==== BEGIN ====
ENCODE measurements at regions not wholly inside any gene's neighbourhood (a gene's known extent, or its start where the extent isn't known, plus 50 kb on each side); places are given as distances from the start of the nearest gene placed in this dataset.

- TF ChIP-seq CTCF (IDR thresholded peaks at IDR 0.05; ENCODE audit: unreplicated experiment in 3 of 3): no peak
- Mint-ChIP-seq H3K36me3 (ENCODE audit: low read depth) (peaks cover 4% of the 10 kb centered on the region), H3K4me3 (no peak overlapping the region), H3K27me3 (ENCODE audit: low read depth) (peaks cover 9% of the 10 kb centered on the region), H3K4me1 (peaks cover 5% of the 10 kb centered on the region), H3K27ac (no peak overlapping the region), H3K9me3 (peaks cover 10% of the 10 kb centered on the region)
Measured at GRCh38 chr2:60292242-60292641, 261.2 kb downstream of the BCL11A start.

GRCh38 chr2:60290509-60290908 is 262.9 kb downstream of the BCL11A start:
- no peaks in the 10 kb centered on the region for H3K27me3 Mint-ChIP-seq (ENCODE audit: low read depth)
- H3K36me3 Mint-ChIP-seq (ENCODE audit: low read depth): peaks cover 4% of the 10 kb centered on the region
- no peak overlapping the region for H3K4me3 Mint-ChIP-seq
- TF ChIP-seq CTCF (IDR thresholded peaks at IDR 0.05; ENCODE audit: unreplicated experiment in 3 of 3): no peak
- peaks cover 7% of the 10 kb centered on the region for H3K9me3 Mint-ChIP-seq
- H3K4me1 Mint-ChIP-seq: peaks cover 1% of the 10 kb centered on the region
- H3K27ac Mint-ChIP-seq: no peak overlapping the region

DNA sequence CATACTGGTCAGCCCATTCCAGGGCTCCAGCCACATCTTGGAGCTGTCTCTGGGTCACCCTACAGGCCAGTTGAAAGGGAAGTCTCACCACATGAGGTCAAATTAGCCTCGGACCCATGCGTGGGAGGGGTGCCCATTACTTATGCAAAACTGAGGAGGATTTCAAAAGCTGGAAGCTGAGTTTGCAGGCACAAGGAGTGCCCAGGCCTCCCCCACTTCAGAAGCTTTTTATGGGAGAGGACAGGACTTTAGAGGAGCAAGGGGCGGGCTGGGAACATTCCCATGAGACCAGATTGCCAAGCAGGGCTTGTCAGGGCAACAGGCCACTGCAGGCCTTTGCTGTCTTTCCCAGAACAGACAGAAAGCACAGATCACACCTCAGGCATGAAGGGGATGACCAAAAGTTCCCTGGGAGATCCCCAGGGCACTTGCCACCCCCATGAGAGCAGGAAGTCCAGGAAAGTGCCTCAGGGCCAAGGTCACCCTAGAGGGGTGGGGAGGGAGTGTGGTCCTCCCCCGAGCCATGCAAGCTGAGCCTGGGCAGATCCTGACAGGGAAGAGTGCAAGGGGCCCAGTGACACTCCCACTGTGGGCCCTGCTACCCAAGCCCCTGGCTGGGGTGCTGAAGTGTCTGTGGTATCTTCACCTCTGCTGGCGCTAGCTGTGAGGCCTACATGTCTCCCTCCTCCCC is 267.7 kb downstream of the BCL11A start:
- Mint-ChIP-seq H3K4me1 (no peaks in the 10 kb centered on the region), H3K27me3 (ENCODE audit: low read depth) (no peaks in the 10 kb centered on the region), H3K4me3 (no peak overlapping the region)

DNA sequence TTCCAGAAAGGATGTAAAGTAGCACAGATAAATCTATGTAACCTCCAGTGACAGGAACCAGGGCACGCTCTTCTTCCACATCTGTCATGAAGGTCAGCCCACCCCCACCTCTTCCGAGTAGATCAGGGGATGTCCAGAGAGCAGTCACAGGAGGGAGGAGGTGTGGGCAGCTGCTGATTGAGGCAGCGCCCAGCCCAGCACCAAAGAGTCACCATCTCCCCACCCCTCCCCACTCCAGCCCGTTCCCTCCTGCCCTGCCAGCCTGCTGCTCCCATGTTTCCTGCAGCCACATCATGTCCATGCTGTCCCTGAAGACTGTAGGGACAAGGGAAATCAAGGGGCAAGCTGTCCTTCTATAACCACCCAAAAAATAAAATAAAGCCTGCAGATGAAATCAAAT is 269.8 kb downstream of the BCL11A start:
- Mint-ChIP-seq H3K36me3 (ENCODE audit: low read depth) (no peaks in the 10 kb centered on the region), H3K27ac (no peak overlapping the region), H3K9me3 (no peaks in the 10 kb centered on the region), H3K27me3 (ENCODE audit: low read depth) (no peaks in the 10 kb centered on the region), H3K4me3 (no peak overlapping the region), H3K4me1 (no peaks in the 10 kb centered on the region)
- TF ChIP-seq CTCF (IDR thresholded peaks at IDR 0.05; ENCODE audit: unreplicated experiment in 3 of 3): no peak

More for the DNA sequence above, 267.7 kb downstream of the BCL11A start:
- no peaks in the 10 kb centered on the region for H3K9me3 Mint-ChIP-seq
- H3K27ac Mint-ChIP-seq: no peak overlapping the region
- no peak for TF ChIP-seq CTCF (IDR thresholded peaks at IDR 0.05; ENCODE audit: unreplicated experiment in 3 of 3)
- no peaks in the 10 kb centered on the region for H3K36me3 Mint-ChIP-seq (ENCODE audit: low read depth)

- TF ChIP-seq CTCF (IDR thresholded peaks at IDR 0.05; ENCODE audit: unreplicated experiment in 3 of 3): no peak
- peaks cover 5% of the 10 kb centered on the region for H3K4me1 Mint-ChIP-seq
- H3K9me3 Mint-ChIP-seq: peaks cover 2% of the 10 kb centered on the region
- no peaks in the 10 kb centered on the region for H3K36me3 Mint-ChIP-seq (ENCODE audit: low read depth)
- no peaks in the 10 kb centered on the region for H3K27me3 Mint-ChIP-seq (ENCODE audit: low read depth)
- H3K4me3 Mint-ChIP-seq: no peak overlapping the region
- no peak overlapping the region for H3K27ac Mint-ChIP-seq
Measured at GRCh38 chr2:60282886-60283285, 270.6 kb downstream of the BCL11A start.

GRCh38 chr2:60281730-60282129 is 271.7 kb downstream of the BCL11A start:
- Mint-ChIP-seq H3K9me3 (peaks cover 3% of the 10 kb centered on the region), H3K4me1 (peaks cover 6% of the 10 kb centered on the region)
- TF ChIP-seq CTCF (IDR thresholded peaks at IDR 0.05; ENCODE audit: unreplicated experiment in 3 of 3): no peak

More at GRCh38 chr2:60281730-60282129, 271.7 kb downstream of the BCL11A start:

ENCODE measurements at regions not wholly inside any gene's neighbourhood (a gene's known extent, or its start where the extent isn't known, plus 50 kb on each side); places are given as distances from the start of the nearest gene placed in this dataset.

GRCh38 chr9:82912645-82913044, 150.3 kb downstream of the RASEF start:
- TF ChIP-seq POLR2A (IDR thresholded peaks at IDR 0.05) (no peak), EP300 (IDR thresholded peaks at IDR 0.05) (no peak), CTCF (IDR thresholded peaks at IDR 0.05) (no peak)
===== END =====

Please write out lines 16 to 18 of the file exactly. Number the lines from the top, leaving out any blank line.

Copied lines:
- Mint-ChIP-seq H3K36me3 (ENCODE audit: low read depth) (no peaks in the 10 kb centered on the region), H3K27ac (no peak overlapping the region), H3K9me3 (no peaks in the 10 kb centered on the region), H3K27me3 (ENCODE audit: low read depth) (no peaks in the 10 kb centered on the region), H3K4me3 (no peak overlapping the region), H3K4me1 (no peaks in the 10 kb centered on the region)
- TF ChIP-seq CTCF (IDR thresholded peaks at IDR 0.05; ENCODE audit: unreplicated experiment in 3 of 3): no peak

More for the DNA sequence above, 267.7 kb downstream of the BCL11A start: